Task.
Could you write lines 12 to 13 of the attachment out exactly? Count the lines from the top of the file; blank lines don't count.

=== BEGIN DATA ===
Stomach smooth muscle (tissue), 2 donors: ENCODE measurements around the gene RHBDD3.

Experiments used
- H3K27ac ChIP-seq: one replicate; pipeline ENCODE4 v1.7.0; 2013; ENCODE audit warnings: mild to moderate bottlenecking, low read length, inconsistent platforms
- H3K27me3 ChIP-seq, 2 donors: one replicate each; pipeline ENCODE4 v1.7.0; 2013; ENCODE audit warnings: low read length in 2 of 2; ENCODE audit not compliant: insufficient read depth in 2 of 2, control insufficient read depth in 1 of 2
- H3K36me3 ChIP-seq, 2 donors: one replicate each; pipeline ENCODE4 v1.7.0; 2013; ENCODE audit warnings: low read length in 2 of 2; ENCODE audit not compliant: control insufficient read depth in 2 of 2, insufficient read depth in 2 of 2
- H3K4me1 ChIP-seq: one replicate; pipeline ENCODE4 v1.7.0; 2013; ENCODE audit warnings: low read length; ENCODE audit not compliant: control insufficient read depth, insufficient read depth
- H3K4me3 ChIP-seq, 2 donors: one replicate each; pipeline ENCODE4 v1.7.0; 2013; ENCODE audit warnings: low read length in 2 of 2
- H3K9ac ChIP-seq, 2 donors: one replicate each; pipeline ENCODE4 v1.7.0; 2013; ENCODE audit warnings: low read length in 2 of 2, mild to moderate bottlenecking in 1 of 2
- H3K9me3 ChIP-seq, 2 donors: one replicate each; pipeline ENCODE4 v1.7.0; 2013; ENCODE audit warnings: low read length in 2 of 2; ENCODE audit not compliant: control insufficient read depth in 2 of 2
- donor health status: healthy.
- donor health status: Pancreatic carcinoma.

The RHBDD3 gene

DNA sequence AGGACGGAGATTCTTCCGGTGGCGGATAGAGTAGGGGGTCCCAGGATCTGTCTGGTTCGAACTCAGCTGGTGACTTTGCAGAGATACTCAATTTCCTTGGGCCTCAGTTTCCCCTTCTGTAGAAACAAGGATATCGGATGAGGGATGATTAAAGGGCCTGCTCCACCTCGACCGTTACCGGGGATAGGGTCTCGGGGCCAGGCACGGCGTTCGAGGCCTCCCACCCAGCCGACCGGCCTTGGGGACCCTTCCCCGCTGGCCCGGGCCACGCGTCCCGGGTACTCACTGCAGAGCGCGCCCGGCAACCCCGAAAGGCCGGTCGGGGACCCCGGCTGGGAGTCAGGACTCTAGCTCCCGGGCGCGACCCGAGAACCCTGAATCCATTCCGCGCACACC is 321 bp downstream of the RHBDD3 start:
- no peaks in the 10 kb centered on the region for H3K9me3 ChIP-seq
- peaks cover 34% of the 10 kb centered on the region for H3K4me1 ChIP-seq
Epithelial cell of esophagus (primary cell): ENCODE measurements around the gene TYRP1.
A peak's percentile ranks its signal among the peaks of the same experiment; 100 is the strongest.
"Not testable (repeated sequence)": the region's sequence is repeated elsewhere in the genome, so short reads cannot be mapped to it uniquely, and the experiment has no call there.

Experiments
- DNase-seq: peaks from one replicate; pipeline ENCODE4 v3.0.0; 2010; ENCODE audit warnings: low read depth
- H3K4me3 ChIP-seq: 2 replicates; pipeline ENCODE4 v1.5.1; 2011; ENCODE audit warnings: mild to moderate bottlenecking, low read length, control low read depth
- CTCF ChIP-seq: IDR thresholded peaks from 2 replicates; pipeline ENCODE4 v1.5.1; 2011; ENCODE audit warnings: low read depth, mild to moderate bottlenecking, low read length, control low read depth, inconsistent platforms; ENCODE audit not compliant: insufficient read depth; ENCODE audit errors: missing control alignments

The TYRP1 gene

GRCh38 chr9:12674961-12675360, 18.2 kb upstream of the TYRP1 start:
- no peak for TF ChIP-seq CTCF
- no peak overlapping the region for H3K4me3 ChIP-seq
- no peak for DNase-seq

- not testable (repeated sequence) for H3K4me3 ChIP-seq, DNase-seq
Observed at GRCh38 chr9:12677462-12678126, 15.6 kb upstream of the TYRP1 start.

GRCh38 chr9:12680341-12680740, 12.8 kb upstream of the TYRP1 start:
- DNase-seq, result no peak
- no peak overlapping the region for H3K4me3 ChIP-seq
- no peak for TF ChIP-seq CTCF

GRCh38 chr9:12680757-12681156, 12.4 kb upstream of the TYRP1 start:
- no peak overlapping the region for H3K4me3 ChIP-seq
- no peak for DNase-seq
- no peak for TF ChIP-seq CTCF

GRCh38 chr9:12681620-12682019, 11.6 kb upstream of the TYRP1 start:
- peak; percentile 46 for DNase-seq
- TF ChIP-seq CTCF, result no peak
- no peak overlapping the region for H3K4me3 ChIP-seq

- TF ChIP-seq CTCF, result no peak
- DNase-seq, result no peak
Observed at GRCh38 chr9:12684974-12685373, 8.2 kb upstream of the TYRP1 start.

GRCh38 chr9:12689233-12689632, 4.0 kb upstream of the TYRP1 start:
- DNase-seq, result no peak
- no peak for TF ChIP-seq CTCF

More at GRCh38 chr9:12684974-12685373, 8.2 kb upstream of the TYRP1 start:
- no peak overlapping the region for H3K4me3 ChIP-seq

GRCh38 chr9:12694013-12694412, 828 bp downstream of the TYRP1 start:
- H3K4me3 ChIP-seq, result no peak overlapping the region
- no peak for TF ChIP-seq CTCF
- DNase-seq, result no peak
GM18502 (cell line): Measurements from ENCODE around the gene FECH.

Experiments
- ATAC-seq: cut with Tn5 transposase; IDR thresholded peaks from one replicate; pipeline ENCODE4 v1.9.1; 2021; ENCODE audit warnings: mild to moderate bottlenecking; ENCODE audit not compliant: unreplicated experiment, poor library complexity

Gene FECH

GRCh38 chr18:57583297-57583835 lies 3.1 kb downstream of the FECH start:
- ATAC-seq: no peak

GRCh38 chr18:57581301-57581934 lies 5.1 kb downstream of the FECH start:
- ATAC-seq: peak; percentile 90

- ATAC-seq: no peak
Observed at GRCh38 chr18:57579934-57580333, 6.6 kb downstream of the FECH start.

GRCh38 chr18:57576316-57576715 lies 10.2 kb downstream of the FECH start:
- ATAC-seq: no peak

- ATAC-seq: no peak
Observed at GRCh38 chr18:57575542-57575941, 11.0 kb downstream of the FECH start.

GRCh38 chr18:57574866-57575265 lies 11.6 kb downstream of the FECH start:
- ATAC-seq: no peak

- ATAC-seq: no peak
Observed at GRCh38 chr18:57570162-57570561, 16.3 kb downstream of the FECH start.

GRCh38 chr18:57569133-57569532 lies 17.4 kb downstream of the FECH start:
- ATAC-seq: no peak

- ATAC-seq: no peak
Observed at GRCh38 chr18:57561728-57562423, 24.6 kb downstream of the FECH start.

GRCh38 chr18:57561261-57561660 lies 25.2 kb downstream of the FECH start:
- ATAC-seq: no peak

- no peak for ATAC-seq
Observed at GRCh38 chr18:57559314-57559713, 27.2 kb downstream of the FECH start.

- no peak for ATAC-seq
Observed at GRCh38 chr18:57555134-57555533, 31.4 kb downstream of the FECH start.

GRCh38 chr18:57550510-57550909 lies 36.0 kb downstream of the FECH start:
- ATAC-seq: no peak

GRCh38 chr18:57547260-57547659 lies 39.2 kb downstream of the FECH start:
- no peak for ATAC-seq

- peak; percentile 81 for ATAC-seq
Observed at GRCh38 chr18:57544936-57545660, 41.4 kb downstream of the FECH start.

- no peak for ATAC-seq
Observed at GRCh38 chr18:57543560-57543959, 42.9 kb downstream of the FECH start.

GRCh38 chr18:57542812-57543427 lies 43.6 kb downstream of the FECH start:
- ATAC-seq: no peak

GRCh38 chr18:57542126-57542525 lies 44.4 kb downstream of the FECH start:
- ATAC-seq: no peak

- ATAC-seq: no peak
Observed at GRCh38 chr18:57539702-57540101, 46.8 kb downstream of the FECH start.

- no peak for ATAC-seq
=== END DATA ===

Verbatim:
The RHBDD3 gene

DNA sequence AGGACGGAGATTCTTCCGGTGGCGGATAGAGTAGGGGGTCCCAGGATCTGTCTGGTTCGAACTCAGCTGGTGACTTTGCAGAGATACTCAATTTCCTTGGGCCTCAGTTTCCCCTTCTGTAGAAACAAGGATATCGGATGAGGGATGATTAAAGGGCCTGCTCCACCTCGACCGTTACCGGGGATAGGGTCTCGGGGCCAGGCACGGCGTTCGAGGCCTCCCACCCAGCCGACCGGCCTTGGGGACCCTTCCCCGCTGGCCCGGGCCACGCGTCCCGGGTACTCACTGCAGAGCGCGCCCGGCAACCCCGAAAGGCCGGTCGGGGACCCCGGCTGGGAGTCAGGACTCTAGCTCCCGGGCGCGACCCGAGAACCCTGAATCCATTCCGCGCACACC is 321 bp downstream of the RHBDD3 start: